HOW THE ‘MERRIMACK’ WAS BUILT


The Construction Drawing for the

Trail-blazing Ship provides a Wealth

of Information on its Design History.


THE DUEL BETWEEN THE IRONCLADS Monitor and Merrimack on March 9, 1862, remains a subject of animated controversy to this very day. The disputes extend even to the proper name for the Confederate ship (the Rebels called it “Virginia”) and the outcome of the battle (although partisans of both sides claim victory, a recent attempt by one of our editors to call it a standoff was overruled by a superior).


Another controversial issue is the question of who designed the ironclad revamping of the Merrimack, originally a wooden vessel that was sunk when the Union abandoned the navy yard at Norfolk, Virginia. The plans were drawn by John L. Porter, an experienced naval constructor, with advice from John Mercer Brooke, a gifted scientist who also designed innovative ordnance. But what was the relative importance of the two men’s contributions?


In a controversy that dates hack to the 1870s, Brooke supporters contend that Porter acted merely as a draftsman, while Porter backers say Brooke was just an adviser who tried to hog the credit after the war ended. An important step in clarifying the Merrimack’s parentage came this summer, when the Mariners’ Museum, in Newport News, Virginia, bought Porter’s construction drawing from a collector who had obtained it directly from the Porter family.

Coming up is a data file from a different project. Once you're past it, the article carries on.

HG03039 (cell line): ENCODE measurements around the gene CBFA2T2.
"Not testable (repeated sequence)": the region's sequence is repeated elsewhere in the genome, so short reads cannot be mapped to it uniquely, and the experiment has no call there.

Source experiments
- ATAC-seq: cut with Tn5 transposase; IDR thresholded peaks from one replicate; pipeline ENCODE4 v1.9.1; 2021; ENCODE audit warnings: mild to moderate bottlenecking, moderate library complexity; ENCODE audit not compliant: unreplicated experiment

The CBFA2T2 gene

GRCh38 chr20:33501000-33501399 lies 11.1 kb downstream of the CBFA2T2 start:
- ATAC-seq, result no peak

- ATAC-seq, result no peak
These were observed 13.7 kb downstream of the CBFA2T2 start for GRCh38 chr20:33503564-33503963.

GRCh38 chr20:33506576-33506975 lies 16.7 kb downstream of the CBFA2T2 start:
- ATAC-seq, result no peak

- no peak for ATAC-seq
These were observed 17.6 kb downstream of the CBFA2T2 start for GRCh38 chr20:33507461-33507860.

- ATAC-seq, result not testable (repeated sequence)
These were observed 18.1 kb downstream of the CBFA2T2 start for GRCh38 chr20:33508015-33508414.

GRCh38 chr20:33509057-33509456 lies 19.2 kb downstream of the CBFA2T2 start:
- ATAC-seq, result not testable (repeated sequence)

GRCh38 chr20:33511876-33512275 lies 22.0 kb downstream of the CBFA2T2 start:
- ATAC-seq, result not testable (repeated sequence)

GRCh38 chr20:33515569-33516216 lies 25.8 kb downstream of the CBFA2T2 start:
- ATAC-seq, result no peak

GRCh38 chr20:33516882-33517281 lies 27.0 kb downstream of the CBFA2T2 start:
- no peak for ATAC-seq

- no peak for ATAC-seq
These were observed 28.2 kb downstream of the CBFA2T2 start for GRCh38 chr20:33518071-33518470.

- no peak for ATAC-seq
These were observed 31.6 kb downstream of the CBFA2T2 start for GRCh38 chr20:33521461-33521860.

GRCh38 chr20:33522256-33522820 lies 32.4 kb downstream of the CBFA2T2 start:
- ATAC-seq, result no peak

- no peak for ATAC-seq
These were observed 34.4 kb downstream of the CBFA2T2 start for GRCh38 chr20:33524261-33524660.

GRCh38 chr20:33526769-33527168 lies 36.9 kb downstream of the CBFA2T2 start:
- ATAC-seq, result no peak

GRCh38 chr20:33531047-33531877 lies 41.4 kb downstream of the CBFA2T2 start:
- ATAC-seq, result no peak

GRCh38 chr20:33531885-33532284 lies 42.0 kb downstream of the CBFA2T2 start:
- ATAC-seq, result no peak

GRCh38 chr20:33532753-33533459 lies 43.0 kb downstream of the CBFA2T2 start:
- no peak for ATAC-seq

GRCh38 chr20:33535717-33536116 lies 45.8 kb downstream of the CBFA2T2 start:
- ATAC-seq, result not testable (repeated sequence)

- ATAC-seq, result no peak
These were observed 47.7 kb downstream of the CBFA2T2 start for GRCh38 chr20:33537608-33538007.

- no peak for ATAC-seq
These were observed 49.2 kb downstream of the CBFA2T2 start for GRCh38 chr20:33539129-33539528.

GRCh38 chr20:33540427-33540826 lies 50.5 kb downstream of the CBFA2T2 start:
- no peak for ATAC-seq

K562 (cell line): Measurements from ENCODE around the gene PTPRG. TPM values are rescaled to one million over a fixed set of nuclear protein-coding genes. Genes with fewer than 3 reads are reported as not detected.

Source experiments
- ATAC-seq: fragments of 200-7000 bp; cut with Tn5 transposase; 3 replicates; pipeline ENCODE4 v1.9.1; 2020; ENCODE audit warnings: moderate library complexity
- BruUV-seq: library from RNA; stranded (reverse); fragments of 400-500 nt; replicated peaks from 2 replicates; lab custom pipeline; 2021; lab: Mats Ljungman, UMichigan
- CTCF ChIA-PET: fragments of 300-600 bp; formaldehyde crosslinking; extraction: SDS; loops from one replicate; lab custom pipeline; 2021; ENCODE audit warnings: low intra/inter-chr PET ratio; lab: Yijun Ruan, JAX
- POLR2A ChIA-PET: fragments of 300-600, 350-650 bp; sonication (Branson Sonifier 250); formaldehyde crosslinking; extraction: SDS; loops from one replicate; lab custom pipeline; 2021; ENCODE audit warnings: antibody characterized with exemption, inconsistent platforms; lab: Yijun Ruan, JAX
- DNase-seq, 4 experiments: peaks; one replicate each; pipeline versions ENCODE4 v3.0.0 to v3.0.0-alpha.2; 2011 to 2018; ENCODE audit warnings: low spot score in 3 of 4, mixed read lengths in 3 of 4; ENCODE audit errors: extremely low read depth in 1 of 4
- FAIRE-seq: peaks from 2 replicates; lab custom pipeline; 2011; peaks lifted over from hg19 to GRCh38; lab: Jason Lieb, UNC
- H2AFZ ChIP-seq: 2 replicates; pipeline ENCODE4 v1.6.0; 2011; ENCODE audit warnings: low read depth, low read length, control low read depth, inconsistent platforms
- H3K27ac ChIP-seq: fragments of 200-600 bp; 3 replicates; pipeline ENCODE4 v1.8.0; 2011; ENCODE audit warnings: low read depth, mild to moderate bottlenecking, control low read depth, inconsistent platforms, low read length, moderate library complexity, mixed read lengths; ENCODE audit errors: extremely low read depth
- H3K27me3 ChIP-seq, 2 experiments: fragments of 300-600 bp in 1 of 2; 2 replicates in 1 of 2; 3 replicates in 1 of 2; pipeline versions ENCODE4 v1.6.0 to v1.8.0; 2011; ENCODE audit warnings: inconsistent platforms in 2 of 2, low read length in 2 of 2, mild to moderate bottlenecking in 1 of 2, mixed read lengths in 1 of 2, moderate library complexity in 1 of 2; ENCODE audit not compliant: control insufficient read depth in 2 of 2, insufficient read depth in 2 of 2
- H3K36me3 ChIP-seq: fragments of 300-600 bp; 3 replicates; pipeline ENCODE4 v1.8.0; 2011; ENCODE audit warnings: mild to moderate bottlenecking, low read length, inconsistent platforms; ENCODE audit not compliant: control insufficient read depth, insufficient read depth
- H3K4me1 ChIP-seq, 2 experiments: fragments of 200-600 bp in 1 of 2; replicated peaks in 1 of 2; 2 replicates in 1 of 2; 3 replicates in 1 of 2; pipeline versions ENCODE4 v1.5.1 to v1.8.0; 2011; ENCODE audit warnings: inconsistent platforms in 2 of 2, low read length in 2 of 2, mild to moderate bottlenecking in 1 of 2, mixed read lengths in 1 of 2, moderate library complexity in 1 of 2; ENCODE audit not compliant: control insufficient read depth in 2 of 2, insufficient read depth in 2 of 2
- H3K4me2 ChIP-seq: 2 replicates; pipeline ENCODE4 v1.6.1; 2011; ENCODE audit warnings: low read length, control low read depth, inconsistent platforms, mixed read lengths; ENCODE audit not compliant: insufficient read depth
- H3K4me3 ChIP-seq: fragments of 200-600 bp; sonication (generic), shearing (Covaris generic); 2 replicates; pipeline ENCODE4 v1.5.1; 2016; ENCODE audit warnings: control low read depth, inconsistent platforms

The finely detailed three-view pen-and-ink drawing measured six feet by two feet and contains a wealth of clues about how the design developed. Erasure marks show that Porter originally included a stern pilothouse, which was removed at Brooke’s insistence. Brooke also redesigned the gunports, added more armor and a submerged bow, and placed a ram on the front of the vessel.


After their clash at Hampton Roads, neither vessel lasted out the year. The Monitor served nine months of intermittent patrol duty and then sank in a storm on the final day of 1862. In the last three years, Navy divers have begun to raise it piece by piece. The official repository for the salvaged sections is the Mariners’ Museum, where the Monitor Center which will preserve documents, drawings, and other artifacts related to both ironclads involved in the epochal confrontation, is now scheduled to open in 2007.


The Merrimack, unfortunately, will never be raised; it was blown up to keep it from falling into enemy hands when Union forces recaptured Norfolk Navy Yard in May 1862. Documents like Porter’s construction drawing are thus invaluable in illuminating the steps leading up to the battle that changed naval warfare forever.


Merrimack drawing

         

         



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